The generic name is derived from the Greek teras (‘wonder’, ‘marvel’) and ops (‘appearance’), presumably referring to the exceptional flight style of this bird, which twists and turns, often making somersaults. This is probably also the reason for the common name bateleur, French for ‘street performer’, but originally meaning ‘a tightrope walker or balancer’.

The bateleur is widely distributed in open areas south of the Sahara, avoiding rainforest and the Somali Desert.

 

 

Bateleur, Tarangire National Park, Tanzania. (Photo copyright © by Kaj Halberg)

 

 

Bateleur, Hwange National Park, Zimbabwe. (Photo copyright © by Kaj Halberg)

 

 

Ecaudatus – the bird without a tail. – Bateleur, Serengeti National Park, Tanzania. (Photo copyright © by Kaj Halberg)

 

 

 

Circaetus Snake-eagles
As their name implies, these birds feed mainly on snakes. There are 7 species, all restricted to Africa with the exception of the short-toed snake-eagle (C. gallicus), which breeds in southern Europe, western Asia, and the Indian Subcontinent.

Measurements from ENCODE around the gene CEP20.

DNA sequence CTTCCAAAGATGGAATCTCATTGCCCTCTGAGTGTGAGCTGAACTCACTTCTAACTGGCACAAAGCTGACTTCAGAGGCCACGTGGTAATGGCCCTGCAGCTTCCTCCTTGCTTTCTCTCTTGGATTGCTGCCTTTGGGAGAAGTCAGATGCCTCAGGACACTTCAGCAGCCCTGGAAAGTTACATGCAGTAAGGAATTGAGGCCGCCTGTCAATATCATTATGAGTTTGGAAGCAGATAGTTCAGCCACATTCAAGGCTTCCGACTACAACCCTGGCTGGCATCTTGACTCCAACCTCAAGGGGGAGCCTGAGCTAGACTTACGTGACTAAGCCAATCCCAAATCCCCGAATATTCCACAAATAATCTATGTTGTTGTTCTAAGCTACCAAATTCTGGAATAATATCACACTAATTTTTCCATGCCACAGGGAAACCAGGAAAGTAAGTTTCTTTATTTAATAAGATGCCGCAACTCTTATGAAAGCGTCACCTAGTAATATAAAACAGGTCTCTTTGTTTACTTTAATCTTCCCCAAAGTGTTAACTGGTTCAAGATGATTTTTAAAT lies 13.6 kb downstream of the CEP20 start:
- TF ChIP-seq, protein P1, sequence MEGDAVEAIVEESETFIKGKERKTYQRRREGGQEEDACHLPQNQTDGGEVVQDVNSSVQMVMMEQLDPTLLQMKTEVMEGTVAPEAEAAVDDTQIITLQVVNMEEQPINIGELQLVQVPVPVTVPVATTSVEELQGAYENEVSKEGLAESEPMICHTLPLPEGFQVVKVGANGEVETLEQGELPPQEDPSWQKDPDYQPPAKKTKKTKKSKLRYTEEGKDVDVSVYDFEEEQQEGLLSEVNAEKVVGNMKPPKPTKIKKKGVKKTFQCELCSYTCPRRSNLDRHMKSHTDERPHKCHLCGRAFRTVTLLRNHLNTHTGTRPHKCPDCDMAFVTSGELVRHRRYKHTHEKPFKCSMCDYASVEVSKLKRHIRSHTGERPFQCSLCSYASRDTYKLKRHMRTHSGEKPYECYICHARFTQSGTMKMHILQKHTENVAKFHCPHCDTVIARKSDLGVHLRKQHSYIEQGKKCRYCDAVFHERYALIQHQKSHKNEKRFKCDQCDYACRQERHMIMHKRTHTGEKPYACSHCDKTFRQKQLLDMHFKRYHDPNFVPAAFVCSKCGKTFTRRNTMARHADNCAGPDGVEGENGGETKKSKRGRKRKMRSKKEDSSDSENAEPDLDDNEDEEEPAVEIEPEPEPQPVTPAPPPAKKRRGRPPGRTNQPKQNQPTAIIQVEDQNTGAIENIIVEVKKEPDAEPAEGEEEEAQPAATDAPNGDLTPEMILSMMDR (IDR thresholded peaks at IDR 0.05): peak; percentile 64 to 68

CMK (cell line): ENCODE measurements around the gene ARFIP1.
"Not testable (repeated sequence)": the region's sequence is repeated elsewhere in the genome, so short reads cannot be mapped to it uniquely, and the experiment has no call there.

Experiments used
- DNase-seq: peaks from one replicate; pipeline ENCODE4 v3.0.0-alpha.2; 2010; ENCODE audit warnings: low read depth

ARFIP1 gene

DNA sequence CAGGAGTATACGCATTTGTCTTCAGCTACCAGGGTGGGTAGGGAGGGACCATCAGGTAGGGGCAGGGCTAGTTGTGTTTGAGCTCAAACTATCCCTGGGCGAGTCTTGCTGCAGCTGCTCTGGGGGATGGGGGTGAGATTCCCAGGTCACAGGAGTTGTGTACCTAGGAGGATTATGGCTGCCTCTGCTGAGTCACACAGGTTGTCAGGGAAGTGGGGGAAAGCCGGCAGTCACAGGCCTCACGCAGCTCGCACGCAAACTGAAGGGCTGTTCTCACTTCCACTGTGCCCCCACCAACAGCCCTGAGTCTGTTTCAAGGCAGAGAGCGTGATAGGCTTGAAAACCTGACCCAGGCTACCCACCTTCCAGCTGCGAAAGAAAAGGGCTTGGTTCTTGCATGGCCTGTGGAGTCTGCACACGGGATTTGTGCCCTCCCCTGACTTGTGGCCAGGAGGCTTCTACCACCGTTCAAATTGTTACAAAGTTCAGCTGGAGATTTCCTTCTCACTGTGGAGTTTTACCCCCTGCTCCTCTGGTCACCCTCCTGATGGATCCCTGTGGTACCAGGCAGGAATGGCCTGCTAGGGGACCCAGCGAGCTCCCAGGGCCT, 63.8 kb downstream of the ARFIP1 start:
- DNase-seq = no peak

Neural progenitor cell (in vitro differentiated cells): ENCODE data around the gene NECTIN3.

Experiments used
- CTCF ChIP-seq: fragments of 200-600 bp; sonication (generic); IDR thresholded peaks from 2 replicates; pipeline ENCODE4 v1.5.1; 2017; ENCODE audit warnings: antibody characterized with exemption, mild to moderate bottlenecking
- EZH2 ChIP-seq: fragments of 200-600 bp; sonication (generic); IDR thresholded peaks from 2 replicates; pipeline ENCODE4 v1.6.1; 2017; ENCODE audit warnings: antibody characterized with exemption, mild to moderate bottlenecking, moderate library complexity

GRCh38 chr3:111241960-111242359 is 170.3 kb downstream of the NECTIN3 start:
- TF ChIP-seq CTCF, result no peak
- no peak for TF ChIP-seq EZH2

The generic name is derived from the Greek kirkos, a type of hawk, in this connection associated with harriers (Circus); and aetos (‘eagle’).

 

Circaetus cinereus Brown snake-eagle
When sitting, this bird appears a uniform brown, but in flight it shows mainly white wings with black tips. It is widespread south of the Sahara, chiefly in open habitats, avoiding rainforest and desert areas.

The specific name is Latin, meaning ‘ash-grey’, from cinis (‘ashes’) – not a good name for this mainly brown bird.

 

 

Brown snake-eagle, Tarangire National Park, Tanzania. (Photo copyright © by Kaj Halberg)

 

 

 

Circaetus fasciolatus Southern banded snake-eagle
This bird has a rather limited distribution, occurring mainly in evergreen coastal forests, from Kenya southwards to north-eastern South Africa.

The specific name is Latin, derived from fasciola (‘little band’), ultimately from fascia (‘band’), thus ‘the one with little bands’, alluding to the narrow bands on the lower breast and belly.

 

 

Southern banded snake-eagle, Mtama, southern Tanzania. (Photos copyright © by Kaj Halberg)

 

 

 

Melierax Chanting goshawks
This genus consists of 3 very similar, medium-sized raptors, distributed in the major part of Africa.

The generic name is derived from the Greek melos (‘song’) and hierax (‘hawk’), alluding to their melodious piping call.

 

Melierax poliopterus Eastern chanting goshawk